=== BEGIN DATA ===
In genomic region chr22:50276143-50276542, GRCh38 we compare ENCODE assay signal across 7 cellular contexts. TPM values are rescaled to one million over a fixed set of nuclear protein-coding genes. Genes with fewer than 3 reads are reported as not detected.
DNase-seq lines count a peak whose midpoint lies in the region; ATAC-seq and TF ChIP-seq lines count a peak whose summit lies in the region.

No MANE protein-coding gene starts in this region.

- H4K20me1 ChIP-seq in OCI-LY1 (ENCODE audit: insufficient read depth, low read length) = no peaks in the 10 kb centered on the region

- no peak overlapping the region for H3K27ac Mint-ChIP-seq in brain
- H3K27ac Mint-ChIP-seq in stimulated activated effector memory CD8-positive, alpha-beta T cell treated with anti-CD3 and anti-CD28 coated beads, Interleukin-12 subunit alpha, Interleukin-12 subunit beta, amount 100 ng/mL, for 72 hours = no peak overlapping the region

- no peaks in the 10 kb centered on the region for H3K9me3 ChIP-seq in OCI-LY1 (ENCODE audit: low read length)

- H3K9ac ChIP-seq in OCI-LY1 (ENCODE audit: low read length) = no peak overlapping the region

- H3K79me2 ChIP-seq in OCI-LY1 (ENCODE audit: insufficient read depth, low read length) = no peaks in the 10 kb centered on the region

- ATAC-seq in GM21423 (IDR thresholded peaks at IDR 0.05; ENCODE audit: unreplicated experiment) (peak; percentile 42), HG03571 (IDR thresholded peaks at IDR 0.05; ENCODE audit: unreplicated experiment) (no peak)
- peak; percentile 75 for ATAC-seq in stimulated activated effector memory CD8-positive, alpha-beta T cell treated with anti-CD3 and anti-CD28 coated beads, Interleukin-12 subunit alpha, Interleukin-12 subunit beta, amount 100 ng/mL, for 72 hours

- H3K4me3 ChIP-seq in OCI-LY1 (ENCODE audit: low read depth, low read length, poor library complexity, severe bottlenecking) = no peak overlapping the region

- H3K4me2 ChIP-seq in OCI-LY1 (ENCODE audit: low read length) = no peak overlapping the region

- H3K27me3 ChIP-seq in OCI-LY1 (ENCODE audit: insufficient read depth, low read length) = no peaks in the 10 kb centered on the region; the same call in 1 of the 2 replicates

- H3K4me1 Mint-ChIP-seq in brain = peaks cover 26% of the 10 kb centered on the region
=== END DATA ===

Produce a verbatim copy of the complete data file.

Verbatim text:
In genomic region chr22:50276143-50276542, GRCh38 we compare ENCODE assay signal across 7 cellular contexts. TPM values are rescaled to one million over a fixed set of nuclear protein-coding genes. Genes with fewer than 3 reads are reported as not detected.
DNase-seq lines count a peak whose midpoint lies in the region; ATAC-seq and TF ChIP-seq lines count a peak whose summit lies in the region.

No MANE protein-coding gene starts in this region.

- H4K20me1 ChIP-seq in OCI-LY1 (ENCODE audit: insufficient read depth, low read length) = no peaks in the 10 kb centered on the region

- no peak overlapping the region for H3K27ac Mint-ChIP-seq in brain
- H3K27ac Mint-ChIP-seq in stimulated activated effector memory CD8-positive, alpha-beta T cell treated with anti-CD3 and anti-CD28 coated beads, Interleukin-12 subunit alpha, Interleukin-12 subunit beta, amount 100 ng/mL, for 72 hours = no peak overlapping the region

- no peaks in the 10 kb centered on the region for H3K9me3 ChIP-seq in OCI-LY1 (ENCODE audit: low read length)

- H3K9ac ChIP-seq in OCI-LY1 (ENCODE audit: low read length) = no peak overlapping the region

- H3K79me2 ChIP-seq in OCI-LY1 (ENCODE audit: insufficient read depth, low read length) = no peaks in the 10 kb centered on the region

- ATAC-seq in GM21423 (IDR thresholded peaks at IDR 0.05; ENCODE audit: unreplicated experiment) (peak; percentile 42), HG03571 (IDR thresholded peaks at IDR 0.05; ENCODE audit: unreplicated experiment) (no peak)
- peak; percentile 75 for ATAC-seq in stimulated activated effector memory CD8-positive, alpha-beta T cell treated with anti-CD3 and anti-CD28 coated beads, Interleukin-12 subunit alpha, Interleukin-12 subunit beta, amount 100 ng/mL, for 72 hours

- H3K4me3 ChIP-seq in OCI-LY1 (ENCODE audit: low read depth, low read length, poor library complexity, severe bottlenecking) = no peak overlapping the region

- H3K4me2 ChIP-seq in OCI-LY1 (ENCODE audit: low read length) = no peak overlapping the region

- H3K27me3 ChIP-seq in OCI-LY1 (ENCODE audit: insufficient read depth, low read length) = no peaks in the 10 kb centered on the region; the same call in 1 of the 2 replicates

- H3K4me1 Mint-ChIP-seq in brain = peaks cover 26% of the 10 kb centered on the region